The 1908 Olympics, held at Shepherd’s Bush, England, came at a pretty interesting time in world history. For instance… On December 31, 1907, a 700 lb. glittering ball dropped at Times Square in New York City – the first time in what would become a New Year’s Eve tradition. In May of 1908, an oil well was struck in what’s now southern Iran – the first discovery of petroleum in the Middle East. In September, the first Model T rolled off the Ford assembly line in Detroit. Hawaiian George Freeth introduced surfing to southern California later that fall. In December 1908, Jack Johnson became the first African-American heavyweight boxing champ.
And at the 1908 Olympics, held in London, England, an Italian, an American, and a Canadian duelled for the title of the world’s best marathoner. The Italian won, was disqualified in favour of the American, and the Canadian collapsed and DNF’ed. That contest not only cemented the modern Olympics as a permanent fixture in our world, but also launched marathoning as a huge craze. It was the first wave of marathoning, and it hasn’t subsided yet.
Showdown at Shepherd’s Bush: The 1908 Olympic Marathon and the Three Runners Who Launched a Sporting Craze tells the story of a world in change, of the century’s first running celebrities, and of a sport many of us love with a fierce passion.
It’s a grand story, and Davis tells it well. Like all really good sports journalism, it carries you along with same sort of energy as the subjects of the writing. But, like good journalism of any kind, it digs deeper too. In this case, it’s about the world as it was, and as it was becoming something very new and very different.
A quick look at the main players:
Tom Longboat, for instance, though he was probably the best distance runner of his time, had to struggle constantly against a nasty racism that denigrated him and his talents. Longboat, an Onondaga from the Six Nations of the Grand River First Nation Indian reserve near Brantford, Ontario, won the Boston Marathon in 1907 in a record time of 2:24:24 (on the old 24-1/2 mile course). He collapsed Near the finish of the 1908 Olympic marathon, but won a rematch later in the year at Madison Square Garden. He then turned professional, and in 1909 at the same venue won the title of Professional Champion of the World in another marathon.
Hayes was a scrappy Irishman from the tough part of New York city, and was ever fighting to prove himself in the larger world. Hayes started his athletics career with a fifth place finish at the 1906 Boston Marathon with a time of 2:55:38. He improved on that the following year by finishing third in Boston with a time of 2:30:38 and winning the inaugural Yonkers Marathon. In 1908 he finished second, 21 seconds behind Thomas Morrissey in the Boston Marathon with a time of 2:26:34 and thus qualified for the London Olympic Games.
Dorando Pietri was a poor Italian from a small town, and had to struggle to find the means to get to running’s big events (until he found fame and fortune as the winner of the Olympics). Pietri débuted in a distance race in 1904, finishing second in a 3,000 meter event in Bologna. The following year he achieved his first international success, winning a 30K race in Paris. On April 2, 1906 Pietri won the qualifying marathon for the Olympic Games to be held in Athens that same year. However, in that race he had to to retire because of intestinal illness. He was leading by 5 minutes at the time. In 1907 he won the Italian championships. He was by then the undisputed leader of Italian long distance races, from 5000 metres to the marathon.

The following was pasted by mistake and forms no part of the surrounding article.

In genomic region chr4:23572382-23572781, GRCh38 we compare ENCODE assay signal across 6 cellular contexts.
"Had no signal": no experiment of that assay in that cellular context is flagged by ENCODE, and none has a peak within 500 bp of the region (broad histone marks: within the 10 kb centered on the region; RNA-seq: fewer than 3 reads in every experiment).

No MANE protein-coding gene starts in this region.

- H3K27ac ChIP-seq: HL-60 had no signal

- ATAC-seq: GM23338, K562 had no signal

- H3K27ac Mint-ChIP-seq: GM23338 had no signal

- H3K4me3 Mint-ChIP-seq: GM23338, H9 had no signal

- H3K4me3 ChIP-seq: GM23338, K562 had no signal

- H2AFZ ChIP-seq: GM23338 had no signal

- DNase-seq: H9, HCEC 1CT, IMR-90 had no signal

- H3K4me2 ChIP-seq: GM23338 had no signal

Around these three athletes was a complex world of promoters, gamblers, fans, and naysayers. Not much different from today’s sports world, to be sure, but it was all very new at the time. On the way to the 1908 Olympics, there was a growing rift between amateur athletes (the ideal of the English upper-classes) and professionals (a more modern and much grittier world view). That rift grew wider and clearer with the numerous “grudge matches” between Longboat, Hayes, and Pietri (and a host of other, less well-known, runners) which took place in England, the U.S., and Europe. There was a lot at stake in these matches, which were staged in places like Madison Square Gardens, and to sold-out crowds numbering up to 30,000 people. National sentiments were sharpened, large sums of money were won and lost, and runners’ health was placed at risk because of the grueling schedule. (Not to mention the “performance enhancements” of the day, which included, for example, a mix of brandy and strychnine given to runners who flagged.) The hoopla was part business, part entertainment, and partly the growth of a sport. Because of the 1908 Olympics, marathoning secured its place in the popular imagination, and the Olympics themselves became an institution.
To date, I’ve run five marathons. I’m a recreational, not an elite, marathoner. Crowds don’t follow my running career, and no-one (as far as I know, anyway) has bet on my finishing times. But it’s a good feeling to know that I’m part of a tradition like this one. David Davis has given me that, and I’m grateful. This is a good book – read it, and you’ll probably feel much the same as I do.